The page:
(…I’m an Irish girl in Daejeonnnnnn…)
Well, thanks to all the lovely people who wrote me sweet emails and comments offering advice following yesterday’s post. You helped me. No decision has been made yet, but I’m thinking more clearly. I’ll keep you posted! Of course, following today’s developments, I may actually have been deported before I get as far as deciding one way or the other, which would probably be one of those “signs” that I’m always on the lookout for.
I went to the doctor this afternoon about my chest infection, which has me coughing so much that I’m fairly certain I’ve developed tiny little new muscles in my abdomen. It hurts like the day after 100 sit-ups. Unfortunately, me being me, I had left my alien registration card (ARC) in my wallet, which I had in turn left at a friend’s place in another part of the city. This card is needed for proof of just about everything right down to your very existence, including your medical insurance. Fortunately, my helpful director was able to look up her photocopy of it in my immigration file, and the doctor was happy to just use the number without seeing the card.
So everything was fine, except that when I got back to school with my seven zillion packets of pills and potions, I found that the director was running around like a headless chicken. “Hayley!!!” she almost shrieked, waving the aforementioned immigration file in my face, “Didn’t you know your visa expired in the middle of last month?!!!!”
Clearly I did not. This is what happens when you start out on an 18-month contract when your visa only lasts for a year, you see. Your visa runs out 6 months before your contract. It’s really not all that complicated, to be honest, but those of you who know me will be shaking your heads in sad but accepting understanding. There is no way on earth I’m ever going to remember something like that.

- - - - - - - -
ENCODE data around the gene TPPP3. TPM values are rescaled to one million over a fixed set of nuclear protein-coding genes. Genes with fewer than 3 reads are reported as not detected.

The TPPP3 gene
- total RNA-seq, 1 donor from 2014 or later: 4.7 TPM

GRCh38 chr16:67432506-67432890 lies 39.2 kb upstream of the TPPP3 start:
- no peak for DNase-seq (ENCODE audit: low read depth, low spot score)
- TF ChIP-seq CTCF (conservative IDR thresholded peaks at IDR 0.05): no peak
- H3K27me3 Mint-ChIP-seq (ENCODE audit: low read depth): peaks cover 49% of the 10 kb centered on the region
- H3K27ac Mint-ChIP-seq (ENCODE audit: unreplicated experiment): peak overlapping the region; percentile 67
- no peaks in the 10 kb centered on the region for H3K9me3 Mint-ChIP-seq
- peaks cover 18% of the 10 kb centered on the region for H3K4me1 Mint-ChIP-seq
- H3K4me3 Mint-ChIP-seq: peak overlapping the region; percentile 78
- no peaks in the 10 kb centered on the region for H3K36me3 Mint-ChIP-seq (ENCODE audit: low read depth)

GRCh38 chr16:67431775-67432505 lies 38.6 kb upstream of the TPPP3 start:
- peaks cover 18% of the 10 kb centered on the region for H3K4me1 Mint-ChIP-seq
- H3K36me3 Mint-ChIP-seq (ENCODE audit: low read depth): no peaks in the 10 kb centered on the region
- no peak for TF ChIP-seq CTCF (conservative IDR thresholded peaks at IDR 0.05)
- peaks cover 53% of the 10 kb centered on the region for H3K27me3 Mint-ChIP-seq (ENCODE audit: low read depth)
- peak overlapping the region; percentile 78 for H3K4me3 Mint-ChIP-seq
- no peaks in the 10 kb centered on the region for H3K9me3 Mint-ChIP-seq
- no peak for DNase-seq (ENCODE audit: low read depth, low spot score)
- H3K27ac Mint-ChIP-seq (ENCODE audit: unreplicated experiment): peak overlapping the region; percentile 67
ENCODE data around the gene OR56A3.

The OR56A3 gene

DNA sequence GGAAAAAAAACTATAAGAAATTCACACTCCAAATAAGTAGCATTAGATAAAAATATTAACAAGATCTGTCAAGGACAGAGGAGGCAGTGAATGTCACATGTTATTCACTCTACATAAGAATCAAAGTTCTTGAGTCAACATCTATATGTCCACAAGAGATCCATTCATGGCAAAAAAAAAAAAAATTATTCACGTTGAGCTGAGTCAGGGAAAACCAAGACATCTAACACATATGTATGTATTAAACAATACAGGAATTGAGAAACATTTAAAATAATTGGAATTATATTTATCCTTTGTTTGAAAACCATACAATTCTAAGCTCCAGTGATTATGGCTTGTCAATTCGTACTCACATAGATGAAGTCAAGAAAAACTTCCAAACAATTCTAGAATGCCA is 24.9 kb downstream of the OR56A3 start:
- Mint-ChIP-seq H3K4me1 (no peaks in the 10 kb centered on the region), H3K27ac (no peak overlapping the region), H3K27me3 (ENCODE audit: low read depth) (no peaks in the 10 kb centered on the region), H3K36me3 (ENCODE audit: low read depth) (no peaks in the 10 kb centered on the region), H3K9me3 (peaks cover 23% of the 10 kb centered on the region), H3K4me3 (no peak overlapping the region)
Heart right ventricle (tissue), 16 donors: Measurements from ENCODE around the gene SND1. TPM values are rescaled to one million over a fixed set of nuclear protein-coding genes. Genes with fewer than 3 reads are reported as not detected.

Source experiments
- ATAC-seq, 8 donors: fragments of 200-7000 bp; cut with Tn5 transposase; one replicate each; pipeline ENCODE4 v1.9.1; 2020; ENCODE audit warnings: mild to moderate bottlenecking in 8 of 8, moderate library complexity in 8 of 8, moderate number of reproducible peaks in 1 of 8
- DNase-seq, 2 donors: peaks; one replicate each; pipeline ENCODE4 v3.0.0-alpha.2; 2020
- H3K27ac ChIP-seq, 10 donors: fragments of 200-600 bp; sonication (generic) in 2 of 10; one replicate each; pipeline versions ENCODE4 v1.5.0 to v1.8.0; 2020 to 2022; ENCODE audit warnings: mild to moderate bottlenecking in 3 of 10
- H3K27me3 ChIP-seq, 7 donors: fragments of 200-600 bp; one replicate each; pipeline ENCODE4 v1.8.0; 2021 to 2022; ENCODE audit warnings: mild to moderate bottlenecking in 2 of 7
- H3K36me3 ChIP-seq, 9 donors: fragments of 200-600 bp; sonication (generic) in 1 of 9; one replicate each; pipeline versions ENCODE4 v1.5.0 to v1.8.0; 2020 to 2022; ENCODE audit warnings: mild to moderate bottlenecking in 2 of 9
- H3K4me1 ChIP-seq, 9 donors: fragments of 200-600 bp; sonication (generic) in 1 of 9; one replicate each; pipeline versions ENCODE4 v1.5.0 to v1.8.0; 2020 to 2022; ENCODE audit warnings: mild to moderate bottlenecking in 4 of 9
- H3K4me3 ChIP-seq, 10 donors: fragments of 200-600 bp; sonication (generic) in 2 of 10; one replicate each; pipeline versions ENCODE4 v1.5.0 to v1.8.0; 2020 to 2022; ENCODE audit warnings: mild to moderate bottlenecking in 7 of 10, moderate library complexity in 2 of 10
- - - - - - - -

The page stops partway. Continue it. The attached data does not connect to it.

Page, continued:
“We need to go to the immigration office RIGHT NOW!!!” Jennifer was screaming, flapping her arms around with admirable energy for a chicken with no head.
“But I don’t have my ARC,” I explained mildly.
“We will call at your apartment to pick it up,” she said, practically pushing me out into the street.
“But my ARC isn’t at my apartment, it’s in Nouen,” I added innocently.
Jennifer looked as if she wanted to strangle me. I’m guessing she’s not too thrilled about the idea of having an illegal (and somewhat scatterbrained) immigrant working in her school. “What – why – in NOUEN?!” she exploded, whacking me around the head with my own immigration file.
“I’m getting it back tonight! I’ll bring it tomorrow!” I howled, backing away with my hands up. Foreign countries are scary sometimes, especially when your boss is quite literally trying to kill you with paperwork.
Now I have to give up my Friday evening to go to the immigration office, where they may do anything from yelling at me in Korean, to slinging me into a jail cell, to deporting me*. That would pretty much resolve the dilemma in the previous post, mind you.
Woe is me. And I’m still bloody coughing.
*In actual fact, what they will most likely do is fine me, fine me, fine me until I cry like a little baby. It’s just not a dramatic enough way to finish my story, that’s all. ;)